you should aim for commercial service, you'll probably end up in residential anyways

  8. #8
    Join Date
    Oct 2001
    Posts
    6,966
    commercial companies also run start-up crews that follow up the installation. these guys run the unit up,check the controls and you might get 10-20 units on a new install..nice and new.Trane,Carrier,JCI pick the best guys who are organized and can converse with a customer rep'n the brand ...nice gig.night service depends on the bodes in the trucks with some companies running lead guy with back up and maybe a supervisor to keep the techs in line...on a hot weekend.
    "when in doubt...jump it out" http://www.youtube.com/watch?v=U1qEZHhJubY

  9. #9
    Join Date
    Mar 2007
    Posts
    3,134
    Quote Originally Posted by critterhunter View Post
    I don't really care for the installation aspect and was wondering if some companies don't have their techs do any install work? Or, if they do have residential techs do installs is it usually limited to condensors? I don't really mind that part if a res tech is required to do that.

    Be prepared to install anything and everything.

    Quote Originally Posted by critterhunter View Post
    Reason I'm asking is that I interviewed at a small shop. It only has the owner as a tech and two install-only guys. He told me if hired I'd be training to do both and would be doing install work on days when there are only enough service calls for him (owner) to be doing. Not that I mind hard work, but I'm more into the troubleshooting/repair type of mindset and would like to zero in on that, and I know that can be hard work as well anyway.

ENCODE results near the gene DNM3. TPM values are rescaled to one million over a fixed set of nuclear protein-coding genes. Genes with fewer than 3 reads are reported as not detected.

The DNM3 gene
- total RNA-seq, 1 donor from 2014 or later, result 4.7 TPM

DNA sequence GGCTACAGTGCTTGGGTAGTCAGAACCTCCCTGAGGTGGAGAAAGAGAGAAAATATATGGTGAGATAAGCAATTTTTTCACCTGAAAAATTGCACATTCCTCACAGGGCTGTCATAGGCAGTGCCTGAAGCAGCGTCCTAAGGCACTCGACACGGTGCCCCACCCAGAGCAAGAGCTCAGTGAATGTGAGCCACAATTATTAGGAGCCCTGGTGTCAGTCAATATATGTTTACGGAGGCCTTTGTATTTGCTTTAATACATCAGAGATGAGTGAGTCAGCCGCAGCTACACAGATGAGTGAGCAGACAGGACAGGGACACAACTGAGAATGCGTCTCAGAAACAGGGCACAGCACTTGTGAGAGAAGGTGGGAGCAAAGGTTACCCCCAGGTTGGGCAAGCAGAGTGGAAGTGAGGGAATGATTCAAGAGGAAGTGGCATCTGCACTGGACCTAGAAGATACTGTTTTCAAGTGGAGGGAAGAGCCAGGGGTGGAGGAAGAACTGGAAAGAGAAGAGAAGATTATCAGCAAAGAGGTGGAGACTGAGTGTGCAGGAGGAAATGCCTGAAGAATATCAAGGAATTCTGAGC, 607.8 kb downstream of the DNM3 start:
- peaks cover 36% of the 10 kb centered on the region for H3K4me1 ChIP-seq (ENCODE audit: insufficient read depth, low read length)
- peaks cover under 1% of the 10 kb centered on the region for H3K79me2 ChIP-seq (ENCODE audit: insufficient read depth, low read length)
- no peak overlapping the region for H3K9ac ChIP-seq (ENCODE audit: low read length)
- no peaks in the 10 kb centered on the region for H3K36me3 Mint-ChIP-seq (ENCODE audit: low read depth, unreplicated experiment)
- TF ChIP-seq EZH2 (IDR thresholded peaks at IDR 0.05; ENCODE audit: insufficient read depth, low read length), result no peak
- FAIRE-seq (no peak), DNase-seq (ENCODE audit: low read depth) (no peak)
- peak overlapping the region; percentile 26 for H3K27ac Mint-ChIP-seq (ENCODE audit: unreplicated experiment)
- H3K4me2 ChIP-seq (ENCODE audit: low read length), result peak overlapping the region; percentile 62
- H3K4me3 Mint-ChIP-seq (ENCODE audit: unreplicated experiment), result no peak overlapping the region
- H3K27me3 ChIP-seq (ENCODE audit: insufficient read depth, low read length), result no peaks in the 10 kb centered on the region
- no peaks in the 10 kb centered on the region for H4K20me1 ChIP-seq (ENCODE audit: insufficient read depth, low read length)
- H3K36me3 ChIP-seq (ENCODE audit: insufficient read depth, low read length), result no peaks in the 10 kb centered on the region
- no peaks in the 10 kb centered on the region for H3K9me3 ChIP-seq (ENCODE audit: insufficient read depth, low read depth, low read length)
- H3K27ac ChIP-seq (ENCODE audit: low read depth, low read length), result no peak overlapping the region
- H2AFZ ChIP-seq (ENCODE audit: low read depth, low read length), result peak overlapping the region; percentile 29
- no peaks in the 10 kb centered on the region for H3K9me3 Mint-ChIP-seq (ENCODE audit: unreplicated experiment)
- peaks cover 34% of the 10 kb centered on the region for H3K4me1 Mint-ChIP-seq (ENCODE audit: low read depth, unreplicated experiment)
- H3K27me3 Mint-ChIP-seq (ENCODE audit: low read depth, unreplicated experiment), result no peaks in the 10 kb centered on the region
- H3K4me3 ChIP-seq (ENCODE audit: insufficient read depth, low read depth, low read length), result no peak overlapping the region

You will benefit tremendously if you know both. It's best to start out doing installation, however, you should begin with the end in mind.

    Quote Originally Posted by critterhunter View Post
    Just wondering...Maybe it's the larger companies that can only keep a tech in service calls 99% of the time as they have service contracts and such, but in a small 4 man company you have to be a jack of all trades? Is that true or not?

    I believe it's mostly true.

    Quote Originally Posted by critterhunter View Post
    Really the part that bothered me was I'd be expected to learn sheet metal for the installs. Far as I know I thought that was a specialized trade and was rare for a tech to know how to do? I'm not really a "dimensional" type of thinker. More of a logical diagnose/repair type of mindset. Taking measurements and figuring out angles and such isn't really my cup of tea, but give me a electrical/mechanical problem and my mind just loves to tackle those types of puzzles.